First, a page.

G8 Development Ministers Agree On ‘Guiding Principles’ For Child And Maternal Health Initiative

G8 development ministers “agreed to a set of guiding principles [for Canada’s G8 maternal and child health initiative] that leaves flexibility for countries to ‘build their basket of initiatives,'” Bev Oda, the Canadian minister for international cooperation, said at a closing news conference on Wednesday, the Toronto Star reports.

“Other countries will choose different actions in order to address and to support our efforts for better, healthy mothers and better, healthy children and they are free to do that,” Oda said. “Delegates to a three-day meeting in Halifax left abortion out of their joint communique, agreeing to focus on on-the-ground efforts at all stages on the ‘continuum of care’ from pre-pregnancy to early childhood” (Smith, 4/28).

“The need for flexibility might be a key element of the plan as Canada takes a different stand from many of its G8 partners on family planning in poor countries,” the Canadian Press notes. While “Oda played down any rift with other G8 countries,” USAID Administrator Rajiv Shah “restated the Obama administration’s support for a ‘comprehensive approach to maternal health’ that includes abortion.”

But Shah stressed the need for cost-effective proposals because of limited aid budgets. “This initiative that we will pursue will fundamentally focus on saving the most maternal lives for dollars expended,” he said, pointing to efforts that will train health workers and fund local health systems (Auld/Macdonald, 4/28).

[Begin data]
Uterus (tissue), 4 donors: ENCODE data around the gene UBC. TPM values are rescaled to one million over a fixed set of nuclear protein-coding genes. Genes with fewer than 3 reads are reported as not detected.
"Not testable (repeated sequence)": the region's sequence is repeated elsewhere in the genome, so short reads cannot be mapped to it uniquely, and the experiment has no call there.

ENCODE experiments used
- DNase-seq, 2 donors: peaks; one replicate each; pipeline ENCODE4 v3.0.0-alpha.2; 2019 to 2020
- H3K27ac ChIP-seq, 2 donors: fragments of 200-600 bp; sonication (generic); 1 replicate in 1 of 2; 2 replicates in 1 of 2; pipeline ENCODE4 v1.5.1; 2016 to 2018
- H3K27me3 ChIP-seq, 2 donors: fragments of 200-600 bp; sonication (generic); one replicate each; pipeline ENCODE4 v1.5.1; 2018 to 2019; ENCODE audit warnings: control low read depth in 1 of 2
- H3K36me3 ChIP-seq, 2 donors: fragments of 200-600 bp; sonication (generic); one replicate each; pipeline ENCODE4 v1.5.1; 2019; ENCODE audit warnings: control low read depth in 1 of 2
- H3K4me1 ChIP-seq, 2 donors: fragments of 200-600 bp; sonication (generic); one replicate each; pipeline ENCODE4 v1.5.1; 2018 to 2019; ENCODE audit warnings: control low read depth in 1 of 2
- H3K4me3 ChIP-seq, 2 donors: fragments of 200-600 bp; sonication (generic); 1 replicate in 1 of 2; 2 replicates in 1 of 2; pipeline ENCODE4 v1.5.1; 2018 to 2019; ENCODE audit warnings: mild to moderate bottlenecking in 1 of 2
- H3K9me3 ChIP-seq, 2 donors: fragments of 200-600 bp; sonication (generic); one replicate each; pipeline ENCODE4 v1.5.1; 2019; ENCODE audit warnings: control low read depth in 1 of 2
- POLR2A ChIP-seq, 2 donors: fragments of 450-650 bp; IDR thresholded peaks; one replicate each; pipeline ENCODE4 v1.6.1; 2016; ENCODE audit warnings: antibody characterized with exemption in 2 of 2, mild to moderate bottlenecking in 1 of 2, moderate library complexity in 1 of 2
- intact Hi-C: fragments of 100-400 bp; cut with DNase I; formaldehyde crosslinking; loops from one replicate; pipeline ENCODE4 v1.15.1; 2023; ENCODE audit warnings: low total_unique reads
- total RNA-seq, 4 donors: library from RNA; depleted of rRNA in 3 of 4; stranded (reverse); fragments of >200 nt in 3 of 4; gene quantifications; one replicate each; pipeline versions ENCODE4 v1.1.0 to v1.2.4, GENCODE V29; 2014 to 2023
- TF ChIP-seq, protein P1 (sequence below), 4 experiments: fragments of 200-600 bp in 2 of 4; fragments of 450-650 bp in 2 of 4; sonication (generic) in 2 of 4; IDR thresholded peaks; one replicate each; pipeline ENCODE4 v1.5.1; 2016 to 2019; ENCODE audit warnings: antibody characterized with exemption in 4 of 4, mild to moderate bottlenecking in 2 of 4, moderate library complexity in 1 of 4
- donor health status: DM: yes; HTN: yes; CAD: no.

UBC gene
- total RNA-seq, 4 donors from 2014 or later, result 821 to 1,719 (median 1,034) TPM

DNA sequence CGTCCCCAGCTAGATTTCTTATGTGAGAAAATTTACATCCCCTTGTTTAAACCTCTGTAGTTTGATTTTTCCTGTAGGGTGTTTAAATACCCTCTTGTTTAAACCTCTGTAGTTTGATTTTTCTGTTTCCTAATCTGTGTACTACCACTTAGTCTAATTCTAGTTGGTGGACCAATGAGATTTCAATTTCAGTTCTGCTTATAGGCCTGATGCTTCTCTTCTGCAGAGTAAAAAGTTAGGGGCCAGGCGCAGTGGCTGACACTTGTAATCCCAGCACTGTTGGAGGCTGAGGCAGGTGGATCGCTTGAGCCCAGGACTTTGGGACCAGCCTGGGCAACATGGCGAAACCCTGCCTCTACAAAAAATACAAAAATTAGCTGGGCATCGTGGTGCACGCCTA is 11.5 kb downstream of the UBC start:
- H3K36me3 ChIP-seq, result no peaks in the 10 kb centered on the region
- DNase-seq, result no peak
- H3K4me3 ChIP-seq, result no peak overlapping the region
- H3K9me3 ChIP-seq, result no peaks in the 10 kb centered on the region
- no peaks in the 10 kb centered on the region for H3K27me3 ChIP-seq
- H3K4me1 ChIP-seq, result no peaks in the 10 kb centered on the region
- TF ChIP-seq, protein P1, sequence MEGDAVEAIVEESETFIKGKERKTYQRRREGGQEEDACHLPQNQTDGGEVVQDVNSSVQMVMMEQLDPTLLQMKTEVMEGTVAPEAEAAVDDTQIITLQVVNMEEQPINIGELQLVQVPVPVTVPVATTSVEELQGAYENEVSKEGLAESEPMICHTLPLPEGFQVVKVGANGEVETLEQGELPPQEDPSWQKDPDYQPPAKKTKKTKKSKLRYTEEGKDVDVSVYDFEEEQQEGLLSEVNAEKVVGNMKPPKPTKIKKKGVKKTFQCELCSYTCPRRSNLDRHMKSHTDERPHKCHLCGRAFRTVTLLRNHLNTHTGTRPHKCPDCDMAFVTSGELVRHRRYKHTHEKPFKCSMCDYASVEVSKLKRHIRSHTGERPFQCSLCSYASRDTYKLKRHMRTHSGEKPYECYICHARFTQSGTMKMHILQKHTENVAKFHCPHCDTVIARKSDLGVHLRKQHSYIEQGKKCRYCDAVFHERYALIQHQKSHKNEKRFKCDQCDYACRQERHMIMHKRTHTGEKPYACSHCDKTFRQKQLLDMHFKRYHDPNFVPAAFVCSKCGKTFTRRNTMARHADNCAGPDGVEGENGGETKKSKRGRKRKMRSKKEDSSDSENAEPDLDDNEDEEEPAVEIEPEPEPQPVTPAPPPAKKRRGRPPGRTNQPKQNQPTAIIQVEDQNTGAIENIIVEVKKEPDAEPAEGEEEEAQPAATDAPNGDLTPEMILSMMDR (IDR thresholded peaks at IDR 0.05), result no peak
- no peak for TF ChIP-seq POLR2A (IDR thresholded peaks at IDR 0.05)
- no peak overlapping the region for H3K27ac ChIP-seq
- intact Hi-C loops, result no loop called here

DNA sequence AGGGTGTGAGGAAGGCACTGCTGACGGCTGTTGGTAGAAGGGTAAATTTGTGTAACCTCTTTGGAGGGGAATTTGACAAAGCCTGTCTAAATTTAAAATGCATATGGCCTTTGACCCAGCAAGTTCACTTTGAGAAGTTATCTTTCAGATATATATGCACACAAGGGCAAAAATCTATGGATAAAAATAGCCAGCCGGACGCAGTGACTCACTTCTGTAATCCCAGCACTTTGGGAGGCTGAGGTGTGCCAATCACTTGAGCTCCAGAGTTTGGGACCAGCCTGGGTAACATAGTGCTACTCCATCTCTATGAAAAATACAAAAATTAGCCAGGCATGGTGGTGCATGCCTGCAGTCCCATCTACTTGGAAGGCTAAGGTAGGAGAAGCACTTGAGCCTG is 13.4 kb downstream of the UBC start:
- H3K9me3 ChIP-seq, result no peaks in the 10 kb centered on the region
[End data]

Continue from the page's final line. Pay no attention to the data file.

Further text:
Aside from general consensus about costs and health system strengthening, “the plan remains short on specifics,” Canwest News Service/Vancouver Sun reports. “More details are expected in late June after [Prime Minister Stephen] Harper hosts G8 leaders in Muskoka, Ont., where the overseas health initiative is likely to be a major topic of discussion.” Countries did not make specific aid commitments. “It’s at the leaders’ round (in Muskoka) that commitments will be made not only in dollars, but also in terms of what action each country will put into their basket in order to support our efforts regarding maternal and child health,” Oda said (Foot, 4/28).

The Globe and Mail: “Can this increasingly anachronistic club of wealthy countries really deliver on grand plans to save lives in the developing world? It’s no small question, for the G8, and the world. The G8 has a mixed record on fulfilling such pledges, but now that the club has lost its role as the steering committee for the global economy, development issues – along with international security – are supposed to be its purpose. And it remains a club of the world’s biggest aid donors. … the desire to deliver … simple solutions comes up against a vast challenge: how to fix health-care systems in dozens of poor countries that can’t fully fund them ” (Clark, 4/28).

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